In 60 Seconds With Steve, he discusses that even with tumbling stocks, the best time to borrow would be right now.

I guess the markets are finally taking the coronavirus seriously. The worst may yet to come, at least for the virus. Monday’s more than 1,000-point plunge in the Dow shocked a lot of people, but we need some perspective. That drop is just over 3%, not that much of a plunge when you put it into a historical perspective.

On October 19, 1987, after just one year in the senior living business, I checked into a hotel in Pennsylvania for a state conference. I turned the TV on and saw the merely 508-point drop in the Dow on the screen. But that was a 22.6% plunge. Think of that: 22.6% vs. 3.6%. I thought life was over. I thought 1929 all over again.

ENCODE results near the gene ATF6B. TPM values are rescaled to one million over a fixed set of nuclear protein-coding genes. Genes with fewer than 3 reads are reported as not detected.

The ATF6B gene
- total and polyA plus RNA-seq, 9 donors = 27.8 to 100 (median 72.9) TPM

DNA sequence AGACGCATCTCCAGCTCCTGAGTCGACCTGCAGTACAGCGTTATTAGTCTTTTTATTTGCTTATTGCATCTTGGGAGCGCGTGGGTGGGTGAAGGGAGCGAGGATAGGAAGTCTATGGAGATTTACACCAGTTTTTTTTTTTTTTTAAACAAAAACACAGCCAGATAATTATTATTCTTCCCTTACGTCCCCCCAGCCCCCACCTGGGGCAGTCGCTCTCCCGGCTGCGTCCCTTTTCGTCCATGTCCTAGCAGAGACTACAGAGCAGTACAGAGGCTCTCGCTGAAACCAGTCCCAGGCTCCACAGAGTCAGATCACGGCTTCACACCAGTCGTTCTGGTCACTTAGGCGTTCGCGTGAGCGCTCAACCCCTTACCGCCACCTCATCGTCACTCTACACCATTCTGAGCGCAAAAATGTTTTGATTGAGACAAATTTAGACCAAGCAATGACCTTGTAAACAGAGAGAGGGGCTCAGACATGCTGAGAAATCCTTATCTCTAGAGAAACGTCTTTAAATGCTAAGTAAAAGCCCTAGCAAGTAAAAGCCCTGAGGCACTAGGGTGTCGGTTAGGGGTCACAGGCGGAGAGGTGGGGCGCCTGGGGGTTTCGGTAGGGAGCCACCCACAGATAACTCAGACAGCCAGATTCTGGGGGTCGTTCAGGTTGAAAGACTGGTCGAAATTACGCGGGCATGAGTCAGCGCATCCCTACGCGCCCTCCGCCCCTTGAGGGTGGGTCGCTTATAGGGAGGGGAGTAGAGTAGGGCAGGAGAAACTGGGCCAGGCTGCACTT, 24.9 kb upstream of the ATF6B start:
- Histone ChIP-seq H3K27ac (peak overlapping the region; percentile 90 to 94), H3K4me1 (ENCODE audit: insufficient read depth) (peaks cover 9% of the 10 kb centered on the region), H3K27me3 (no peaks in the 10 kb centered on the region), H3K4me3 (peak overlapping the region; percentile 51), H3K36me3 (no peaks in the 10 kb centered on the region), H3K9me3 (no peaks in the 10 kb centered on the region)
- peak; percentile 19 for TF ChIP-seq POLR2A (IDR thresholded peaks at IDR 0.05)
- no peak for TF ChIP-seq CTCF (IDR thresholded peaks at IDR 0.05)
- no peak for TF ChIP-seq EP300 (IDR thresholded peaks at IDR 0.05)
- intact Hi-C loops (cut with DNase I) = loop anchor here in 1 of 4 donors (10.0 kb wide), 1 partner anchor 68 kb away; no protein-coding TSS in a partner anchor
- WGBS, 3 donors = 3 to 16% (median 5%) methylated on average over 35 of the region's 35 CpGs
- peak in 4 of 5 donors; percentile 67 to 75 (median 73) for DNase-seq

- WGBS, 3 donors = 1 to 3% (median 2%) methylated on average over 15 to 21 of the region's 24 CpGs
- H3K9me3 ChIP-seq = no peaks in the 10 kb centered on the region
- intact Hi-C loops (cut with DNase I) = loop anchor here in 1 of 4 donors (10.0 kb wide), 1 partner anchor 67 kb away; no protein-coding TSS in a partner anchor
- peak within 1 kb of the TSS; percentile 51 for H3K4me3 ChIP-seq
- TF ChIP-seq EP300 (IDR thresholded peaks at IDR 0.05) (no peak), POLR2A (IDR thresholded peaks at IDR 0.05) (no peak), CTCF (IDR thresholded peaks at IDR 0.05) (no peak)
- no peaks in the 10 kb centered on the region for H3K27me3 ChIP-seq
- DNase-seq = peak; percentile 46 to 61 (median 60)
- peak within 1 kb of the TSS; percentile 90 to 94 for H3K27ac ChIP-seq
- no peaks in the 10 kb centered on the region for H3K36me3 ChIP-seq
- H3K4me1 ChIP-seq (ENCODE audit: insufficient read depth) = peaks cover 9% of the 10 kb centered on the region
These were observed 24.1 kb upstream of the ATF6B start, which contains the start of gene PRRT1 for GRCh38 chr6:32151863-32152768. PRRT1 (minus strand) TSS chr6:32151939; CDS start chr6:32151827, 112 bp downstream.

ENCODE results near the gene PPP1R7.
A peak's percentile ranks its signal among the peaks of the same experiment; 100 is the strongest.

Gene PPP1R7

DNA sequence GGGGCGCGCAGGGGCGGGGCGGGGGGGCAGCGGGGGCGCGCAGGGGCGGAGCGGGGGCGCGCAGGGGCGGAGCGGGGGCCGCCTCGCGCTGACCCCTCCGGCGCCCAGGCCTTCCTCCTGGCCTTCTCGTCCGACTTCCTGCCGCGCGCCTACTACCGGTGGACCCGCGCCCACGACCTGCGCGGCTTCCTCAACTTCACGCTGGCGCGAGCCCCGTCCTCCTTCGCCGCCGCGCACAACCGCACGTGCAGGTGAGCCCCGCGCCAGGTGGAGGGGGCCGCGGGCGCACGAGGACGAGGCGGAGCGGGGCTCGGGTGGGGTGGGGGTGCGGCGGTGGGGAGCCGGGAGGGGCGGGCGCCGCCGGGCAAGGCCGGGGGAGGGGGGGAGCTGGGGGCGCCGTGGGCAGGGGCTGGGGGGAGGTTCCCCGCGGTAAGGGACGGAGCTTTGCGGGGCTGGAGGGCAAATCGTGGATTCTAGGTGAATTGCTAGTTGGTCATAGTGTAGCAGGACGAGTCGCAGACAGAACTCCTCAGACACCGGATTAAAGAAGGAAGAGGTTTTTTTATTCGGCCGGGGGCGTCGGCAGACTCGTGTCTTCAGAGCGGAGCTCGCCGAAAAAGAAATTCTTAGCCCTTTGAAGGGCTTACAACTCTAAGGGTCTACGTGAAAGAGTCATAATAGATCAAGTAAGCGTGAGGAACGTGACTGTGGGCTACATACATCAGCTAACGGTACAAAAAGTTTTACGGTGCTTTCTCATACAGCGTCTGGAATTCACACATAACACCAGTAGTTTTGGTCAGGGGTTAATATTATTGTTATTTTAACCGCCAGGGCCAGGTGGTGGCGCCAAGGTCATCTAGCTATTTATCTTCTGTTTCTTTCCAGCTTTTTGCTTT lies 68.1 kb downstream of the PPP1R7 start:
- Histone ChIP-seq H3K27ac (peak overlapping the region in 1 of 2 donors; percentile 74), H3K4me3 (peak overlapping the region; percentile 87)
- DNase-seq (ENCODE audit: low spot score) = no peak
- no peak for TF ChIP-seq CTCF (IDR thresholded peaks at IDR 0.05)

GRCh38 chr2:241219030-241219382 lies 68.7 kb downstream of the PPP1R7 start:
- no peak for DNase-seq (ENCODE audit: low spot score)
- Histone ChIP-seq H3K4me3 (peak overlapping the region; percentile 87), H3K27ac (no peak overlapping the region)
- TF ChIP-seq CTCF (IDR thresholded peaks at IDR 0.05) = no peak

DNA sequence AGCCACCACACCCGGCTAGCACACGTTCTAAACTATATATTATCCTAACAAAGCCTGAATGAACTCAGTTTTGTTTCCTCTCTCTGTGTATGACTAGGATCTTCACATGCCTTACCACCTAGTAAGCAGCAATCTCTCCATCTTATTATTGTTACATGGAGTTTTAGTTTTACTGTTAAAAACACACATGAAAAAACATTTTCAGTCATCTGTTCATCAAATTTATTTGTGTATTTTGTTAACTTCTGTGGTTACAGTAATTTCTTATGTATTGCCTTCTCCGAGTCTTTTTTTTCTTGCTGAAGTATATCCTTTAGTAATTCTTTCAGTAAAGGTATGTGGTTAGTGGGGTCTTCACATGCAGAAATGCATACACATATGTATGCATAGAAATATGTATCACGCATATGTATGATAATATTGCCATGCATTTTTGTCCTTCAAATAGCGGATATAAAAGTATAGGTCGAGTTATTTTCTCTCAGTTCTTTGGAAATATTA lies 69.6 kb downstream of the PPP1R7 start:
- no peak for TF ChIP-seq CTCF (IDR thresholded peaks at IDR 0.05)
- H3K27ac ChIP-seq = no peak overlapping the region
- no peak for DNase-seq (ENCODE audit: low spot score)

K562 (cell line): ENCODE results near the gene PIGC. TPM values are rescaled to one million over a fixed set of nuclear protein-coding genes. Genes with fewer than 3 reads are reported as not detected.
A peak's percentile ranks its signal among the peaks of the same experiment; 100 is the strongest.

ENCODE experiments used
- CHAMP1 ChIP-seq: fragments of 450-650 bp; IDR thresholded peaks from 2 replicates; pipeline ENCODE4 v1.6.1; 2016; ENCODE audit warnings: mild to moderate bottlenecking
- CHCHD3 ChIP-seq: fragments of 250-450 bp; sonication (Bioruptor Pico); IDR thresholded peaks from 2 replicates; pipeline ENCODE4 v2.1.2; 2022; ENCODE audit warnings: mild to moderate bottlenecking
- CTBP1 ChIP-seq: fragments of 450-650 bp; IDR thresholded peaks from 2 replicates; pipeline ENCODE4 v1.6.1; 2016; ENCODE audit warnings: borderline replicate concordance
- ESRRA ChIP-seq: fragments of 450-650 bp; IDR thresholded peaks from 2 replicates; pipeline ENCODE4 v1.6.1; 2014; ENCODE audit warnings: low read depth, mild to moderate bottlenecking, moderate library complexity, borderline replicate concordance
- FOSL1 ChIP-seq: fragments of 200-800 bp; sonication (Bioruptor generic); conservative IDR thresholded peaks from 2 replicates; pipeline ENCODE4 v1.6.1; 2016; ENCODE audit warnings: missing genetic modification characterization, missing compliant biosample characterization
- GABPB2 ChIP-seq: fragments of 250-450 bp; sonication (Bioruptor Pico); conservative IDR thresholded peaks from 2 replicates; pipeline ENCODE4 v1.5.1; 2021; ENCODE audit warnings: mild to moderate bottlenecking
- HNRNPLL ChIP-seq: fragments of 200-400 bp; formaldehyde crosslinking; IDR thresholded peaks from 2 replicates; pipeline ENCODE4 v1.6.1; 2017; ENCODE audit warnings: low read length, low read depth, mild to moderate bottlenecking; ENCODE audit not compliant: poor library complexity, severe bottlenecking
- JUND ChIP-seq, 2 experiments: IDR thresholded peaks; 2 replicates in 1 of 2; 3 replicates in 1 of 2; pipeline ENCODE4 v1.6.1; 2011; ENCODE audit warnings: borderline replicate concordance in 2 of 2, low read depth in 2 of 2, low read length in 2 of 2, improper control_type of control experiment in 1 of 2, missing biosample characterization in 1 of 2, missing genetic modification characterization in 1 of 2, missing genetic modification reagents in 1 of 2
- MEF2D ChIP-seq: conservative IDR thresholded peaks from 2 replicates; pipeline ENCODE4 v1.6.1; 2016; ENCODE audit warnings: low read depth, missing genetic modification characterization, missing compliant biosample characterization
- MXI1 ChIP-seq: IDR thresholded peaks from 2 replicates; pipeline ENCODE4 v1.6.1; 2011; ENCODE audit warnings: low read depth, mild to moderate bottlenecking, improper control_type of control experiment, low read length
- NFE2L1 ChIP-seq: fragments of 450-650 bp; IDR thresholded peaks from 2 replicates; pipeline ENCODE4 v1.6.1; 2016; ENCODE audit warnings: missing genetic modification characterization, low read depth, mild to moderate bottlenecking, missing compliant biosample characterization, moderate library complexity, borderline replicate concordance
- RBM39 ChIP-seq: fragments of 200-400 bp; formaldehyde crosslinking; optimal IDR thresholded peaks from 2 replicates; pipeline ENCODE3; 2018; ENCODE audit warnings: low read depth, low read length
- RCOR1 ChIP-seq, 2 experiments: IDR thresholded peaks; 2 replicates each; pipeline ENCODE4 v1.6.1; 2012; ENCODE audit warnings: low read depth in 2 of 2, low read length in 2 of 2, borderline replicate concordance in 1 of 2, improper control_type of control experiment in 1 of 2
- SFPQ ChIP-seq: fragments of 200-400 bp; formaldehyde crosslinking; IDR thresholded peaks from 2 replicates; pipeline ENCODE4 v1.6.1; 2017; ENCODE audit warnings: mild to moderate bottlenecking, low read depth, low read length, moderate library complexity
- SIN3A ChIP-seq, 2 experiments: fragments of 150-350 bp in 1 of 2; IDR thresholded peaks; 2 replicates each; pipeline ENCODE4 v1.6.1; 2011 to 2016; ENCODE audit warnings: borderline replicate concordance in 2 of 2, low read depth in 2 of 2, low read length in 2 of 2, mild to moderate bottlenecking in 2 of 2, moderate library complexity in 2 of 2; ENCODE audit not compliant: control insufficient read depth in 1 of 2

But everything recovers, eventually. It took two full years, in late 1989, for that one. But another thing happened with Monday’s meltdown. Investors sought safety, so the 10-year Treasury note yield fell to 1.37%, just five basis points above the record low. That occurred in 2016 after the Brexit vote. Yesterday, the yield dropped a bit more.

If there was ever a time to borrow, it is now. Yes, yields could still decline further, especially if the coronavirus turns the world economy, and ours, into a recession. Whether you want to go the HUD route, Fannie Mae or Freddie Mac, bank debt, insurance companies or anything else, you would be hard-pressed to find better rates than today. Time to refi that loan. What are you waiting for?

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